Monday, 11/27/17

  1. The Pagan alt-right’s successes
  2. Preach what you practice
  3. If u support Trump … we can’t be friends
  4. Rapunzel, Rapunzel
  5. Episcopalians
  6. JPII to Dubya
  7. Progressive/Conservative Symbiosis


Starting Saturday, I’ve been chewing on something that seems to get bigger as I chew. One way to describe it is “why the alt-right winning the hearts of young men, bound up with a critique of those who seem uninterested in countering its message instead of just hand-wringing.” I think the group indictment would include me.

No, make that “why a pagan, hypermasculine alt-right is winning the hearts of young white men” (etc.) with Christian men of the servant leader” school unable to respond. It was not Rod Dreher who started me chewing, but this item from him, as to the pagan alt-right, is of a kindred spirit with what did start me chewing, Aaron Renn’s The Masculinist newsletter, which comes by email (specifically, The Masculinist #5).

I’m not ready to write anything big about this for public consumption, partly because I’m steering between the Scylla of self-justification or counter-attack (because I’m human) and the Charybdis of self-accusation (because I’m the kind of man prone to hand-wringing); and partly because there’s a missing piece in the argument that caught my attention: my kind of conservatism is not, I think, palpably insane, as is the progressivist twaddle the pagan alt-right most vehemently rejects, so why can’t we get a respectful look from young men adrift?

It’s a pretty important question.


Another pretty important question Renn raises (The Masculinist #9) is why we upper-middle-class people don’t boldly preach what we practice.

If you don’t agree with me, fine. Promote what you believe to be true. But there are a whole lot of people out there, Christian and non-Christian, who believe one truth – as evidenced by how they are personally living their own lives – but are speaking something different.  This is similar to how Silicon Valley titans market iPads to your kids while heavily restricting their own children’s access to technology.

Things that are true:

  • The vast majority of people are not called to the celibate life, and thus should be married. Marriage is the normative pattern.
  • Marriage is the best place to raise children and single motherhood is inferior in almost every case.
  • People need to treat marriage like finding a job – you have to prepare yourself for it as best you can and aggressively pursue it sooner rather than later.  It doesn’t just fall out of the sky on your head like a meteorite. If you delay pursuing it, it might not be there when you decide you want it.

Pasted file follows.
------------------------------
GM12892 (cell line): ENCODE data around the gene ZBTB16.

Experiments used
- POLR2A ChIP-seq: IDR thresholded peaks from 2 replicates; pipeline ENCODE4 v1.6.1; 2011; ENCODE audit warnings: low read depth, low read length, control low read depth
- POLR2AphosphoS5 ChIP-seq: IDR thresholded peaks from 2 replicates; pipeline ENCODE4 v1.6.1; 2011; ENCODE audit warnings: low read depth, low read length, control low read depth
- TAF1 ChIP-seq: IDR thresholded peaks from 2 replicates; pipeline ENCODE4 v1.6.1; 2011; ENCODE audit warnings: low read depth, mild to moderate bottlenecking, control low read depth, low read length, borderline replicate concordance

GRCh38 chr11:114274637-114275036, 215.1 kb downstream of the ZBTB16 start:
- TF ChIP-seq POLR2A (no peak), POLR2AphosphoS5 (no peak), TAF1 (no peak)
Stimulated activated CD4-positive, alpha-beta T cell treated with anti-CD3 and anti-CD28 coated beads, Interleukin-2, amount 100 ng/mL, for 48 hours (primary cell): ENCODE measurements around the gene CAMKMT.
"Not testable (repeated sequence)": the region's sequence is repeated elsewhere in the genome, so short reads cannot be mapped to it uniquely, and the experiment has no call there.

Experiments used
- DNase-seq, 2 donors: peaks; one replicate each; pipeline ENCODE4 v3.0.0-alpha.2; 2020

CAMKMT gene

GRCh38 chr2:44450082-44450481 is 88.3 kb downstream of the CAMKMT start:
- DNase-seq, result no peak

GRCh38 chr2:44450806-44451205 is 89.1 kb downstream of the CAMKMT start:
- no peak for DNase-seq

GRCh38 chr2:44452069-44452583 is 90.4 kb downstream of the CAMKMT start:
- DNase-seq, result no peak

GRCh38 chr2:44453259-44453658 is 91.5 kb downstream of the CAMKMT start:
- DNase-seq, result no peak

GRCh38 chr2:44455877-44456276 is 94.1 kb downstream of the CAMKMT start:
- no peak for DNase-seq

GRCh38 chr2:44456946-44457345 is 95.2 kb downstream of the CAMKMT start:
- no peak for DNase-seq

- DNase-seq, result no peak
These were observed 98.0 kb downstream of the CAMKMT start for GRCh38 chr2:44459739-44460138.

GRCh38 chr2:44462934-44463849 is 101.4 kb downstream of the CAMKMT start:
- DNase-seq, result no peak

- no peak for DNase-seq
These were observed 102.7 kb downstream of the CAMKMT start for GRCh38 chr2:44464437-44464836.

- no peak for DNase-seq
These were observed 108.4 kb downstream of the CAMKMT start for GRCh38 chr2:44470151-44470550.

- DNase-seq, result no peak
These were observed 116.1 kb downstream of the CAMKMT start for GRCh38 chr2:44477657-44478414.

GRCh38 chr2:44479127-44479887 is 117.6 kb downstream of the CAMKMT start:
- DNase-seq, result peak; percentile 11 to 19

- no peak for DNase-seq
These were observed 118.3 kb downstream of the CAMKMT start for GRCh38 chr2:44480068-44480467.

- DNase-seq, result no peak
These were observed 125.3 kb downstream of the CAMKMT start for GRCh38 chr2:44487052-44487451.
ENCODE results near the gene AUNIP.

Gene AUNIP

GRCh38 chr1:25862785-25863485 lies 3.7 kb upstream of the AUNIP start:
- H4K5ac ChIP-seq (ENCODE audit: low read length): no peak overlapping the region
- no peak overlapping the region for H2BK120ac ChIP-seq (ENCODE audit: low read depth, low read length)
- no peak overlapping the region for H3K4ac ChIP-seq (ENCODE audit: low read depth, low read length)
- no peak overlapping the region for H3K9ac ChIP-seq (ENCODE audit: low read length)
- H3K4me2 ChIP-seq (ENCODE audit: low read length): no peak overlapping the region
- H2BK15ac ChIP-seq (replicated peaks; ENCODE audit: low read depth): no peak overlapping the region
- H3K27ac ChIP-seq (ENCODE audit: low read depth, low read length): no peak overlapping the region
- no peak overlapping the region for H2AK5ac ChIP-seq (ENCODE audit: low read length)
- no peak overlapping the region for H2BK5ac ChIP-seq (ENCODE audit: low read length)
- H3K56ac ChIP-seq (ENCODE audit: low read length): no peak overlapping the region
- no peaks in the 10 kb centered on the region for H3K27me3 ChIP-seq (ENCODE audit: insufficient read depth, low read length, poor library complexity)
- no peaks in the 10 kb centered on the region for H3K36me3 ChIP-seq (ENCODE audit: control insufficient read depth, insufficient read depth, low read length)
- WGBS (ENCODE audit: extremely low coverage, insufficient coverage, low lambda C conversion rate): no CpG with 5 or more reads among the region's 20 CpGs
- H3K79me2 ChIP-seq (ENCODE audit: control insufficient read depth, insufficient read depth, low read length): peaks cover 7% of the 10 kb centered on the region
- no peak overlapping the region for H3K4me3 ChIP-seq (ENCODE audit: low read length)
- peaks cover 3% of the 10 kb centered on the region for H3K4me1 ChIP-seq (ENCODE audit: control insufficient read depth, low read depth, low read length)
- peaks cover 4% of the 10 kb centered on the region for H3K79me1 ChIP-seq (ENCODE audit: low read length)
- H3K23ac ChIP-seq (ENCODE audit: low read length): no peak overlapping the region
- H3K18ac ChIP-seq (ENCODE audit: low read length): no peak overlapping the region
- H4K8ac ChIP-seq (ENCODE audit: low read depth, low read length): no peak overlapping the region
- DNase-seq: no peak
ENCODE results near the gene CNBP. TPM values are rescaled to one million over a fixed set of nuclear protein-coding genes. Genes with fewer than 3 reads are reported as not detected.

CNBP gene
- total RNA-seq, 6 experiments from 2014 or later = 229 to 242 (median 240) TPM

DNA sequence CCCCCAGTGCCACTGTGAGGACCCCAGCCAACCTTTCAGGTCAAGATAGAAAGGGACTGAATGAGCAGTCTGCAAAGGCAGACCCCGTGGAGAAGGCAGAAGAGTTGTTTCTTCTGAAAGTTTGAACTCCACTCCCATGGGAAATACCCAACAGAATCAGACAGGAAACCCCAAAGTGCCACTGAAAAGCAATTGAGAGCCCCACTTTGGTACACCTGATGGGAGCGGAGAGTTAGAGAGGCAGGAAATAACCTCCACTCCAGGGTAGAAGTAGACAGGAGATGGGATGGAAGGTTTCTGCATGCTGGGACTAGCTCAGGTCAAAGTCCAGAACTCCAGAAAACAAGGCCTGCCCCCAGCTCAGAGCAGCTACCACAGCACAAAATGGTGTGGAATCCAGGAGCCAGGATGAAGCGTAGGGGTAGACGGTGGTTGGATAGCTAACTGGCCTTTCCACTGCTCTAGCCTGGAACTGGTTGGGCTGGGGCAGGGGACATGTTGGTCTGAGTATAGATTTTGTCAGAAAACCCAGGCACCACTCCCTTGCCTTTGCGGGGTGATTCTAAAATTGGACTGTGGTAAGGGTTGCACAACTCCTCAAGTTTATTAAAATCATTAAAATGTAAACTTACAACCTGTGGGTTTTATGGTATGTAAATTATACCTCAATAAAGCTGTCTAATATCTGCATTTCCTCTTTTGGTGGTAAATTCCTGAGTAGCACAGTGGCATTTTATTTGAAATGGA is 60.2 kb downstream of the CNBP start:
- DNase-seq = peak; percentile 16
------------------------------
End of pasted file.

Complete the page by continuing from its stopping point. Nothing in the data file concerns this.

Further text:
• People shouldn’t engage in premarital sex or cohabitate prior to marriage.
  • Relationships are best if they are hypergamic (a woman marrying higher status man – something even strident feminists de facto admit when they say women would not deign to marry down).
  • Traditional sex role divisions work best for most people (not necessarily in an absolute form, but best if the focus is on the husband’s career with the wife more focused on child-rearing, best if husband is generally the leader)
  • A large majority of women want to have children, and will be grieved and distressed if they are unable to do so.
  • Stay monogamous within marriage.
  • Do not divorce in almost every case.

Don’t believe these? Fine, don’t believe them. But I’d point out that other than avoiding pre-martial sex, this describes the actual behavior of large numbers of UMC or better families, like say Barack and Michelle Obama.  If you also scratch off monogamy, it even describes the personal behavior of others like the very successful Bill and Hillary Clinton.

Don’t want to make single people or single mothers feel bad? Fine, do whatever you want to affirm them. Just don’t expect the levels of pre-martial sex and divorce inside your church to ever go down. (And if you think singleness is great and perfectly acceptable, stop yelling at single men that they should “man up” and pursue all those amazing single women in your pews because you’re a fraud).

Before you go thinking that I’m in the tank for Renn’s ideas of masculinity, I’ll tell you point blank that I’m not. He’s a very smart and disciplined guy, but he’s also a relative newbie as a Christian, he’s (wisely) writing as a social critic rather than as a Christian authority (even though his target audience is Christian men—I’m sensing a mixed message right there), and his Christian tradition is Protestant, not Orthodox.

I suspect that he’s got some unspoken premises a well-formed Orthodox Christian would reject were they articulated. I’ve been cramming to try to figure our what those premises are.


New York Times Opinion page writer:

Robert P. George took him to task:

Then, apparently, George caught some flak:

Challenged that he couldn’t know that Trump was merely engaging in political theater, he responded:




At the feet of this idol that you call security, you want to sacrifice all human dignity.

(Pope John Paul II to George W. Bush) I’m not picking on Dubya. JPII probably would have said the same to both later presidents.


* * * * *

“Liberal education is concerned with the souls of men, and therefore has little or no use for machines … [it] consists in learning to listen to still and small voices and therefore in becoming deaf to loudspeakers.” (Leo Strauss)

There is no epistemological Switzerland. (Via Mars Hill Audio Journal Volume 134)

Some succinct standing advice on recurring themes.